Tuesday, August 2, 2011

Friends Picks

This may be hard to believe but with so much variety of wines, sherries, ports, etc on the market, it's sometimes difficult to find one that I want to write about on my blog. It's easy to go for the low hanging fruit of a mass produced Aussie or Chilean red wine but I promised myself that I would really try to find exceptional wines at a good value. There's no sense in reviewing an incredible Bordeaux if it's financially repugnant to most of my readers or a mass produced Australian Shiraz that virtually everyone has tried. I spend a lot of my time in the LCBO looking for special wines that I think would appeal to most of the wine drinking population and at a good value.
Occasionally, one of my friends asks me to try a wine that they recently purchased or brought back from another country. So as a change of pace, this weeks blog is not about the wine I selected. It's about wines referred to me by a friend .... and no ... it's not about me being too cheap to buy wine this week.

 A friend down the street invited me to a bonfire in his backyard a couple of weeks ago. Dave has a penchant for good wine like myself is always looking for that great undiscovered wine. He was raving about a Shiraz that he had recently purchased and liked it so much that he bought an entire case. Dave declared that this would be the wine of the summer for 2011 and he may be right. Dave you definitely picked a winner!

Dave's pick is a 2009 Shiraz called Dandelion Vineyards Lionheart of the Barossa.

 The Shiraz is definitely fruit forward with flavours of blackberry with some spice and dark chocolate. I was expecting those big bold Aussie tannin's but these were more rounded and refined. Not the grippy texture I'm used to and it was a welcome surprise. It's a dark red wine with a bit of a purple hue around the water line. An impressive Shiraz from the Barossa region of Australia. This full bodied Shiraz has a 14% alcohol level which means the long fruit finish doesn't leave you with a hot sensation like some powerful Shiraz's. The vintner used a combination of new (25%) and old french oak which explains some of the more refined tannin levels. They also racked the wine without any filtration or fining agents to preserve the complexity of the wine.

Total Acidity - 6.4g/l
Residual sugar - 2.1 g/l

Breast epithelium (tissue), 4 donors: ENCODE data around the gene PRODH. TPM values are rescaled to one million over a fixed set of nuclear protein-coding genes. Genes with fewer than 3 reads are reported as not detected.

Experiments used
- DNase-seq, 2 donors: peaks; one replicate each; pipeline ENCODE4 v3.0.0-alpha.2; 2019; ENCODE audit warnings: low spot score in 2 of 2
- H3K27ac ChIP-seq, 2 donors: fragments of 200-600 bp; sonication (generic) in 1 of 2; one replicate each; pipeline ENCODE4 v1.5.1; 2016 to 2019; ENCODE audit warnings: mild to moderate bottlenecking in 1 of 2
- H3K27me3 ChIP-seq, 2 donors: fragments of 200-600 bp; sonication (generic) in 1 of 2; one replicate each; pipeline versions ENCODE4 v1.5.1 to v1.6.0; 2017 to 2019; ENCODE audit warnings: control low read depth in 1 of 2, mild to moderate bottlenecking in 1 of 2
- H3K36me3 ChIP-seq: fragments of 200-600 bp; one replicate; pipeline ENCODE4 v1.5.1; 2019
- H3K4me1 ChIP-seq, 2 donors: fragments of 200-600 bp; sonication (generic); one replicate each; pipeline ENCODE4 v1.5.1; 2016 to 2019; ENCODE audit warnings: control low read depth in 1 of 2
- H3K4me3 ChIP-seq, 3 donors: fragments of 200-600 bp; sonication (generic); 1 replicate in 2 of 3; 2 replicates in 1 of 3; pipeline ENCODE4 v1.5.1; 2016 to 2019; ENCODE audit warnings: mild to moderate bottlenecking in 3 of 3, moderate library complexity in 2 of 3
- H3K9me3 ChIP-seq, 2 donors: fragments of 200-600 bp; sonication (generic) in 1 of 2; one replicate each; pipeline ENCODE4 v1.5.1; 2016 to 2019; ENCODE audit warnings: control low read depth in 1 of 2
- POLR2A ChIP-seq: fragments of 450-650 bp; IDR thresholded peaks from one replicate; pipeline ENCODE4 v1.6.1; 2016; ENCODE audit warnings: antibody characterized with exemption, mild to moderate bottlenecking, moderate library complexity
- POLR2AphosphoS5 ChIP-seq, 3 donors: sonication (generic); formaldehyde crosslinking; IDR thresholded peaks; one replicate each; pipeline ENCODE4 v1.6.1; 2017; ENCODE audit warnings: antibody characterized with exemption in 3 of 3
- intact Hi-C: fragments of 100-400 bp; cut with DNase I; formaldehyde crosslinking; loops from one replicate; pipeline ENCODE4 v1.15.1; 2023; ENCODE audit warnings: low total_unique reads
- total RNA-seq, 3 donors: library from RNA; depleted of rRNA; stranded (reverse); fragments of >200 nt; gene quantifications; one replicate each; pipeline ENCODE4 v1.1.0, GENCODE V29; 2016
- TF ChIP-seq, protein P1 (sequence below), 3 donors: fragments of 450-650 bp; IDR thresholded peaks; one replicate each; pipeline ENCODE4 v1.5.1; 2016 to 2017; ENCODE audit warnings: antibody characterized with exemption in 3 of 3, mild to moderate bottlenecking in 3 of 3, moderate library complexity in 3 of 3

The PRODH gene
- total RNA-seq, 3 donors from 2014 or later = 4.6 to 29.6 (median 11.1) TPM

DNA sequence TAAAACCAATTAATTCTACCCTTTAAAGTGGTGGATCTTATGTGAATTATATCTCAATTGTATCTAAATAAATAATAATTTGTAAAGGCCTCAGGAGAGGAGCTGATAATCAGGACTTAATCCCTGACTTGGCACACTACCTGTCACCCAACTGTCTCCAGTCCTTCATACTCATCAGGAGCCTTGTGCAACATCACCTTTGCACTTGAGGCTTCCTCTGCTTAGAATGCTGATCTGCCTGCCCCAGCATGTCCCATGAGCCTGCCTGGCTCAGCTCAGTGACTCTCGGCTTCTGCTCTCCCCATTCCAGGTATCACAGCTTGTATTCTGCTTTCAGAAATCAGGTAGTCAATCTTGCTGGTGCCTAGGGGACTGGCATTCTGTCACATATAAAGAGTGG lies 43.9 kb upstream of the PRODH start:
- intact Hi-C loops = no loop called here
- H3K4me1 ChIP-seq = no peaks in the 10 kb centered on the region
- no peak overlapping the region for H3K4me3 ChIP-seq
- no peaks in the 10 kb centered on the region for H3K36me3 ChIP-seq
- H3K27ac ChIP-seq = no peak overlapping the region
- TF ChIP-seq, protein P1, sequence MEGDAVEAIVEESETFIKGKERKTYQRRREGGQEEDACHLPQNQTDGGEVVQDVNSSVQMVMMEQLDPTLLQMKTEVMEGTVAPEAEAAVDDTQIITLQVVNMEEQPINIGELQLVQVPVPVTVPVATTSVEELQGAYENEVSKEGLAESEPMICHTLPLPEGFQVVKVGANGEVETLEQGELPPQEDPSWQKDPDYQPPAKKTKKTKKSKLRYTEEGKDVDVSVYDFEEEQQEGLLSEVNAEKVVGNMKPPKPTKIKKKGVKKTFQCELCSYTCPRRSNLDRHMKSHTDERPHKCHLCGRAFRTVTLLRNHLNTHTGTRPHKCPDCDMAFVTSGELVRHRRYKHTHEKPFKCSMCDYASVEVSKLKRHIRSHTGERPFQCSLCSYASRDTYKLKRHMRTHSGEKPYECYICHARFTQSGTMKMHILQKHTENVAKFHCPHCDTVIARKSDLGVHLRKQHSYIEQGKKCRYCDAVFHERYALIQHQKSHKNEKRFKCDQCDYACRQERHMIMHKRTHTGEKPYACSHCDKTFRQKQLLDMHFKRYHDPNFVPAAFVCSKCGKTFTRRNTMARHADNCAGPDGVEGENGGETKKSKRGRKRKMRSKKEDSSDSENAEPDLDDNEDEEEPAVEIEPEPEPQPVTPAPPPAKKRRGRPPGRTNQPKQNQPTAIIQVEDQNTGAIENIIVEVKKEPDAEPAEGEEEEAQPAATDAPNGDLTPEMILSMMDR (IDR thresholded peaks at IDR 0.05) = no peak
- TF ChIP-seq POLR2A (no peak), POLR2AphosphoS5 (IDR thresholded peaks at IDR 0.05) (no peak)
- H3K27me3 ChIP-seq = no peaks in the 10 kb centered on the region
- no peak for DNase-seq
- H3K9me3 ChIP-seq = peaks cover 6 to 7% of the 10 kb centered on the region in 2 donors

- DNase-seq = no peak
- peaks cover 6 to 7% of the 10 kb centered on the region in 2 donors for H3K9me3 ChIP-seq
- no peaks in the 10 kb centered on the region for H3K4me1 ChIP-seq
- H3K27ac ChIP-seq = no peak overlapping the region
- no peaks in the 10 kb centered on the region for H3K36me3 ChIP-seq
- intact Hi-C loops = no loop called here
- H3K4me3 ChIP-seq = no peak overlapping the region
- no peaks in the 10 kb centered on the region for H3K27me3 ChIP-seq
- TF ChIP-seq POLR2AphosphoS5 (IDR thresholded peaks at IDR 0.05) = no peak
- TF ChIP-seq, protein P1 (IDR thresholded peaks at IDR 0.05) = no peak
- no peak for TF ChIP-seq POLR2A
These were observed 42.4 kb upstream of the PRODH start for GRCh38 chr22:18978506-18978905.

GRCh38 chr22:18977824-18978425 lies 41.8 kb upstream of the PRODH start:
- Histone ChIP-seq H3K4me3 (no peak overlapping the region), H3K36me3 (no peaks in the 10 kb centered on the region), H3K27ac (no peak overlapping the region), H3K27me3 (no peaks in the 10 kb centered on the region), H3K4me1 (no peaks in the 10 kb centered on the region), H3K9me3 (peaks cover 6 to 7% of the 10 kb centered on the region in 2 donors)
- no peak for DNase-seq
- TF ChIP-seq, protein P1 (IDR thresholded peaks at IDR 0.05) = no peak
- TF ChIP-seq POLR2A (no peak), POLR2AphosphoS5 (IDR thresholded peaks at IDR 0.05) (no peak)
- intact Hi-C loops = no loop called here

Ph - 3.48

I tried to find this in the LCBO or Vintages but unfortunately there is no listing for it at this time.

The second recommendation is from my old high school buddy Paul who recently made a trip to the central coast region of California with his wife to visit friends and a few vineyards in the Paso Robles area. Before I start talking about the port, I have to give Paul credit for his diligence and out of pocket expense in bringing this port back to Canada. The airline made him jump through some hoops in order to get the additional "luggage" through customs and on the plane. In this case perseverance paid off nicely.

Paul's pick is a Zinfandel Port from Alapay Cellars, Paso Robles California

 I'm a bit of a Zinfandel fan so when I saw him bring out a bottle of Zinfandel port, I knew it was going to be a special evening. As luck would have it, my wife had prepared a blueberry cheesecake for dessert which paired nicely with the port.
 From the aroma and first taste you could easily tell that this port was from the Zinfandel family. Dark fruit, sweet spice and a slight peppery taste gave the port a rich full bodied flavour that was not too hot considering it had 19.5% alcohol. The finish was long and smooth with raspberry and spice on the palate. Well done Paul !

This port is only available through US shipping or in the Paso Robles area of California.

There you have it. If you have a wine you'd like me to try, send me an email and I'll review it.  If I like it as much as you do, I'll put it down as your recommendation on my blog.

Cheers !!